Fight the Aromatic Basmati Rice Patent!

RAFI's postcard campaign to fight a patent laying claim to Asia's famous aromatic Basmati rice


Thousands Drop A Line to the Prince Urging Him to Drop the Patent

On Tuesday, 12 May 1998 at the Fourth Conference of the Parties to the Convention on Biological Diversity meeting in Bratislava, Slovakia, RAFI officially launched an international postcard campaign aimed at Prince Hans Adam II, the Prince of Liechtenstein. The Prince is the chairman of the RiceTec Group, whose Texas-based subsidiary, RiceTec Inc., holds the controversial patent on Basmati rice (#5,663,484).

Hundreds of NGOs and government delegates attending the COP IV meeting in Bratislava were eager to sign postcards and mail them to Prince Hans-Adam II. "The Prince needs to be held accountable. He made a mistake, and he can correct the situation by dropping the patent," said RAFI's Edward Hammond. "We're certain that the Prince will get the message because he'll be receiving thousands of postcards printed in English, German and Spanish from concerned individuals and civil society organizations all over the world," explained RAFI's Hammond.

RAFI's postcard campaign is the latest in a series of civil society protests of the Basmati rice patent. The controversial patent, issued in September 1997, lays claim to Asia's famous aromatic Basmati rice. The patent covers Basmati grown anywhere in the Western Hemisphere, and effectively claims ownership of traditional Pakistani or Indian Basmati strains when crossed with the company's proprietary lines. For further details, see RAFI's 1 April 1998 GenoTypes on the Basmati patent.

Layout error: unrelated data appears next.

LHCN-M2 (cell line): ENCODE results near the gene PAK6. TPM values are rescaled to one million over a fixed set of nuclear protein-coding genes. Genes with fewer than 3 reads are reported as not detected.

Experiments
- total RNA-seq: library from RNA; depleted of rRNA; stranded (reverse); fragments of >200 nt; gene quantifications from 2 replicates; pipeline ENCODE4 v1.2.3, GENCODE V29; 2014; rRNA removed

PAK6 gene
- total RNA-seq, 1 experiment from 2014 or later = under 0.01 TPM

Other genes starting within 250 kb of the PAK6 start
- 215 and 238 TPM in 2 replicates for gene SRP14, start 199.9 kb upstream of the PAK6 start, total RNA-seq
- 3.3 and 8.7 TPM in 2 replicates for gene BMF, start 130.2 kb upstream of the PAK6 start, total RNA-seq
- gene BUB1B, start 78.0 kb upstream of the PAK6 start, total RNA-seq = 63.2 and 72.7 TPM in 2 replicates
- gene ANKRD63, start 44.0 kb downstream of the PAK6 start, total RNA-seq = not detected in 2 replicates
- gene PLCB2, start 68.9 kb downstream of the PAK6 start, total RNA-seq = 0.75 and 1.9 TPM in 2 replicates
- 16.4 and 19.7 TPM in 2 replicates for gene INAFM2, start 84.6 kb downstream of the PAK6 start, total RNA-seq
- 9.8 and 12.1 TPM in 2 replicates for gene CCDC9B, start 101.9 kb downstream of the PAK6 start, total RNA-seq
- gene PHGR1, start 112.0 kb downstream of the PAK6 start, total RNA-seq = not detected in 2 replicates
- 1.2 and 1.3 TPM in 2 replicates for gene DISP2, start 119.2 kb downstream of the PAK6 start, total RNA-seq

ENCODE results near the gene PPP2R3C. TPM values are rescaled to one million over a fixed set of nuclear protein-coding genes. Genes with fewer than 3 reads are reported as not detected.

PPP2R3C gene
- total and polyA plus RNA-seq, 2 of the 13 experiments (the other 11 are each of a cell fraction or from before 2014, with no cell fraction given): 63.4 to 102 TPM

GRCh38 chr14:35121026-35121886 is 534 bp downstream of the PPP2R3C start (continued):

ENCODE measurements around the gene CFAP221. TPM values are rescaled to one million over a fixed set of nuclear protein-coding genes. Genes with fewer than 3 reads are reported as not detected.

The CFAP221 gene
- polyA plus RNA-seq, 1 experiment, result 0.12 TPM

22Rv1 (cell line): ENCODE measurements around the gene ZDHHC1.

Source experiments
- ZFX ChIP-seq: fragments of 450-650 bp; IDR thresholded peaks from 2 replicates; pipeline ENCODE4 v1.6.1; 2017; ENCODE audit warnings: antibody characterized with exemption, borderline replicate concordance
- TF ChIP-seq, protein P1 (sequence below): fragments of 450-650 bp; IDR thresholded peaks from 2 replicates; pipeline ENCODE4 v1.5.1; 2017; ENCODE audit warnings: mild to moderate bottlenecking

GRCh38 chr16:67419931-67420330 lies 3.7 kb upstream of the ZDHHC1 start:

The Indian and Pakistani governments have vowed to fight the US patent, which is viewed as a threat to the livelihoods of hundreds of thousands of farming families in India, Pakistan and Nepal who grow Basmati rice for export. When news of the patent reached New Delhi, over 50,000 Indians protested in front of the US Embassy. In India alone, basmati rice exports are valued at (US) $800 million per annum. Over 80% of Basmati rice grown in India is produced for export.

A wide coalition of Southeast Asian NGOs and Peoples' Movements recently denounced the Basmati rice patent at the World Trade Organization. The coalition called on WTO member states to recognize that farmers' and community rights have precedence over intellectual property rights and that IPRs destroy biodiversity.